Ok, we’ve already established that all of us female business owners and entrepreneurs are out to change the world. But to do that, we need to protect ourselves and our professional interests.

Most of you who have crossed the 6-figure mark know this already but here’s a quick refresher on corporations.

There are two main ways to own your own business: Sole proprietorship, and as a corporation.

Let’s break down the differences between the two:

 

Sole Proprietorship

You are the business and the business is YOU. There’s no legal separation.

Receive all profits AND claim all losses.

Difficult to raise investment dollars.

High risk – your personal property and assets are at risk if there’s a claim against the business

No tax flexibility

 

Corporation

  • Business is a separate legal entity
  • There is protection of your personal assets
  • Flexible tax planning
  • Ease of investment – ability to sell shares.
  • Easier and more tax efficient when it’s time to sell.

 

Ok. I think we can agree that, if you’re ready to level up to the 7 Figures Club, it would be wise to incorporate 😉 And a lot of you have already done so now what?

 

When a corporation becomes risky

Generally, when entrepreneurs start their businesses, the business itself has fewer assets than you do, as an individual. But, if you feel you’re teetering on the brink of levelling up, you’ve probably grown to the point where your business has retained earnings, extremely valuable intellectual property, even real estate. This is when it starts to become risky to leave all your assets in the same corporation because in the event of a claim filed against you – all those assets are at risk.

So. Do you need a holding company? Or a trust. Let’s take a look at how each can help protect your valuable assets.

 

Do You Need a Holding Company?

By virtue of its name, a holding company is an entity that “holds” controlling interests in other companies. That would be 50 or more percent of company shares – thus becoming known as the “parent” company, to the “subsidiaries.”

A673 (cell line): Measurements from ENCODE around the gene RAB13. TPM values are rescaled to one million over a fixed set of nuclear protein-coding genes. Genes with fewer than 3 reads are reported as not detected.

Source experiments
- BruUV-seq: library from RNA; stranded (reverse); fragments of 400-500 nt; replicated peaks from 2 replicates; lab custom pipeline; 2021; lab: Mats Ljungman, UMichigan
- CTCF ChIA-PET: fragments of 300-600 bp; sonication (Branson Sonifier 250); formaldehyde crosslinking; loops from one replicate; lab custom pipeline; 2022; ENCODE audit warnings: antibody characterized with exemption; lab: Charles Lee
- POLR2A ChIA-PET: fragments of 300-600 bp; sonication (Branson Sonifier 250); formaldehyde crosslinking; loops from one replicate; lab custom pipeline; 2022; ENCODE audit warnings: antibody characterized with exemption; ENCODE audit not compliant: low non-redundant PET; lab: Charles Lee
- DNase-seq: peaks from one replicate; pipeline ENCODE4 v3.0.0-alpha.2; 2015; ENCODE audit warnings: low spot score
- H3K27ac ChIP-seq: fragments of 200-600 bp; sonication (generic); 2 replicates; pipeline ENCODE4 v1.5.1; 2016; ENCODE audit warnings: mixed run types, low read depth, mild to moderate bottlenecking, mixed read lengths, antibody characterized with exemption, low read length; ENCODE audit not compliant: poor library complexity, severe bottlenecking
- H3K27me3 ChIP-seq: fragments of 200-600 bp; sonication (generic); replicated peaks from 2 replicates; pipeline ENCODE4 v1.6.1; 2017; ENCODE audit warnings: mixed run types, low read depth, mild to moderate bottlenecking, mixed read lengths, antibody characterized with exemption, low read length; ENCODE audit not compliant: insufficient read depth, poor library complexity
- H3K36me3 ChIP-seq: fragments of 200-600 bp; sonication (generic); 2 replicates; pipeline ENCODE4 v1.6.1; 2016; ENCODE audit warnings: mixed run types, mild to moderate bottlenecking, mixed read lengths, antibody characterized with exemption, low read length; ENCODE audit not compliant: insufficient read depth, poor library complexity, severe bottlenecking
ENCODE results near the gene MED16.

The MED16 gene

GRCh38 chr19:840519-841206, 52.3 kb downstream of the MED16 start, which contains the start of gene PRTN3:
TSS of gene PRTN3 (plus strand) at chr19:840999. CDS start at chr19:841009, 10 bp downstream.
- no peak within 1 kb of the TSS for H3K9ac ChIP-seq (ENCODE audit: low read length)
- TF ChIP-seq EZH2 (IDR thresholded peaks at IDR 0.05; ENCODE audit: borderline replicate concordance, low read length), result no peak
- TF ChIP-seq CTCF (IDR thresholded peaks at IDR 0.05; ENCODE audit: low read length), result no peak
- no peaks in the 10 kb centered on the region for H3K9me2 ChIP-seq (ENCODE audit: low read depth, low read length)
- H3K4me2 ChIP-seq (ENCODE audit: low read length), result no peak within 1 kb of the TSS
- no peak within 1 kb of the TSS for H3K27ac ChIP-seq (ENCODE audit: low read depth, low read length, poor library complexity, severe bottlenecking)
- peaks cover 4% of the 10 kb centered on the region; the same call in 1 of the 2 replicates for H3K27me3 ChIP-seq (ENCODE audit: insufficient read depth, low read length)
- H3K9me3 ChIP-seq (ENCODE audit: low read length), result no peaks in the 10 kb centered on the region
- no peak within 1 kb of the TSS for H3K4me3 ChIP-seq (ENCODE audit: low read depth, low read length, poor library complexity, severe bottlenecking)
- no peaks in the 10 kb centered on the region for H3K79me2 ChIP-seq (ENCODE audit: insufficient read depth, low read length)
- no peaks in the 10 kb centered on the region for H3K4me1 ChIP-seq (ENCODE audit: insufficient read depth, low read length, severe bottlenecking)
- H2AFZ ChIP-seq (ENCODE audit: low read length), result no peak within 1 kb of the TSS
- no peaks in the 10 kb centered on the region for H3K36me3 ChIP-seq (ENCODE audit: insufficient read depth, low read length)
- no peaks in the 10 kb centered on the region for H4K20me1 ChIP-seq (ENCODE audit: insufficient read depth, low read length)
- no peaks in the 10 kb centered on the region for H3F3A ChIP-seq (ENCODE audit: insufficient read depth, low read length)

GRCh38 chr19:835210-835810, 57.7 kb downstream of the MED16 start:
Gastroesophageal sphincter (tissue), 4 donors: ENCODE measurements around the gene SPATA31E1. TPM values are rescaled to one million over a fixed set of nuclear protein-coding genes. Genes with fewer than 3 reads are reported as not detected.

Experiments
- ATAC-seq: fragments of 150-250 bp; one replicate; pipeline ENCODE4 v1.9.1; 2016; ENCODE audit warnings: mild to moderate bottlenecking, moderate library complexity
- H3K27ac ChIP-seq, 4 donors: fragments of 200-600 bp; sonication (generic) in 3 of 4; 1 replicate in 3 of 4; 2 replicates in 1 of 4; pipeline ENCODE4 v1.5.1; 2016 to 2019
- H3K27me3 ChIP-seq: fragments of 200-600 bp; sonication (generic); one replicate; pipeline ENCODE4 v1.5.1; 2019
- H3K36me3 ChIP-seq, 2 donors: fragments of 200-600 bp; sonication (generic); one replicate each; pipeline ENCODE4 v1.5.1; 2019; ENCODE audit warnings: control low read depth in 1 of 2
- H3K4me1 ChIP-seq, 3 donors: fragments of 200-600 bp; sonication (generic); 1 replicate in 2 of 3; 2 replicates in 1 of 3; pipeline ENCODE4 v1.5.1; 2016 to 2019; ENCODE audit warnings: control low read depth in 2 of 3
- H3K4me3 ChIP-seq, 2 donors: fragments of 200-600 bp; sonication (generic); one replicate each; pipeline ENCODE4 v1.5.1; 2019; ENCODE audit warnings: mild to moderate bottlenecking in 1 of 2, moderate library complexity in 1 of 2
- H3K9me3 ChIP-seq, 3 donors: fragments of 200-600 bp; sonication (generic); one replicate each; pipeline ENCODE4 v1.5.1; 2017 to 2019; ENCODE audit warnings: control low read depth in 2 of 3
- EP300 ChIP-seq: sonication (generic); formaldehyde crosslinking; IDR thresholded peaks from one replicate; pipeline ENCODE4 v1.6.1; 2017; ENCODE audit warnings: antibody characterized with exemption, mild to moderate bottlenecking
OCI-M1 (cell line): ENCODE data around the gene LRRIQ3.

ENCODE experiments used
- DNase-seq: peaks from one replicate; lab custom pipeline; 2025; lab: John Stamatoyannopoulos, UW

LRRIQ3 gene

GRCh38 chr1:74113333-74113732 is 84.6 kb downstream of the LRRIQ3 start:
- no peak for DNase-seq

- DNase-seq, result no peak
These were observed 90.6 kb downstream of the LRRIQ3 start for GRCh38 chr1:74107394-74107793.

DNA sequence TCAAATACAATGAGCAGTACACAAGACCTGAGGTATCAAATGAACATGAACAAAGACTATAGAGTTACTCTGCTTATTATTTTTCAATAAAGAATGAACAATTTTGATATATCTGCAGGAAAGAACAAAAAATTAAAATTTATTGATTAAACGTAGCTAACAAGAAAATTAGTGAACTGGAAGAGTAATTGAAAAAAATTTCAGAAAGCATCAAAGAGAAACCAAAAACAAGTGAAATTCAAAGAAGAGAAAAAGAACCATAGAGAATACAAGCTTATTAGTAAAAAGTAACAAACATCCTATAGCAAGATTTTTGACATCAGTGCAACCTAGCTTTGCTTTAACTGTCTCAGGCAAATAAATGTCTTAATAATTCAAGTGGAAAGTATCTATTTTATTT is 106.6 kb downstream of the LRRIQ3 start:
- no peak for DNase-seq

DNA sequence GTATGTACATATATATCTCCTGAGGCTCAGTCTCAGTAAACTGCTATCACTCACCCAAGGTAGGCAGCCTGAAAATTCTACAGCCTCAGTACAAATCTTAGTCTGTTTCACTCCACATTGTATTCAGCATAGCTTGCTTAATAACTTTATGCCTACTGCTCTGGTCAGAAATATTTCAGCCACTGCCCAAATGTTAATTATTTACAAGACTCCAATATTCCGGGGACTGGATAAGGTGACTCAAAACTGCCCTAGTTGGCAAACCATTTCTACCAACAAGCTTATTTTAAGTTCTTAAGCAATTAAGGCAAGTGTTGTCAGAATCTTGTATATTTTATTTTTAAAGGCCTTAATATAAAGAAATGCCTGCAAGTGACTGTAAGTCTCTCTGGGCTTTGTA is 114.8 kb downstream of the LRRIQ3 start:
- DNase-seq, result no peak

These are all terms you’ve probably heard tossed around before. Take, for example, Johnson & Johnson. Johnson & Johnson is the holding (or parent) company (the hub of the wheel, if you will) to the many, many, MANY, subsidiary companies that “spoke out” from that hub. In fact, as of 2018, J&J had 260 operating subsidiaries with a worldwide presence.

Now don’t be modest. You might not be a behemoth like Johnson & Johnson (YET!!), but no company on an upward trajectory is too small to consider a holding company, which can help protect YOU in multiple ways as you enter the 7 Figure Club.

 

Reasons for needing a holding company:

Asset protection – Keep assets safe from creditors by keeping them in a holding company, rather than an operating company
Tax savings – Holding investments in a corporation can help reduce taxes.
Tax deferral – Holding companies can provide flexibility in the timing of income, allowing for tax deferral.
Estate planning – Holding companies can help with transferring assets/ownership to the next generation

 

Speaking of Estate Planning…Do You Need a Trust?

Trusts are those magical places where your corporate assets take on super-powers allowing them to remain conflict-free and virtually untouchable.

Ok, I’m exaggerating a bit re: the super-powers. But seriously! Keeping your assets in a trust allows you to keep your valuable real estate, intellectual property and the like out of *your* ownership – which is a huge plus in case you are ever sued, or face a partnership or marriage breakdown, or if your kids face this.

A trust helps you:

  •   Protect your current and future beneficiaries.
  •   Reduce estate tax liability.
  •   Protect the property in your estate.
  •   Avoid a lot of the downsides of having a will.

I know. This can all start to sound uber-complicated and FULL of legalese and jargon. That’s why I always advise (and not just because I AM ONE 😁 😁 😁) that you make sure you’re working with a business lawyer who really understands corporate structuring, what it is you want your business to do and where you want it to go, ESPECIALLY if you expect to become a big business and attract significant funding someday.

Speaking of investors…is your corporate structure attractive to investors? How will you know? And what do you have to do to make sure it is? Watch this space to find out.

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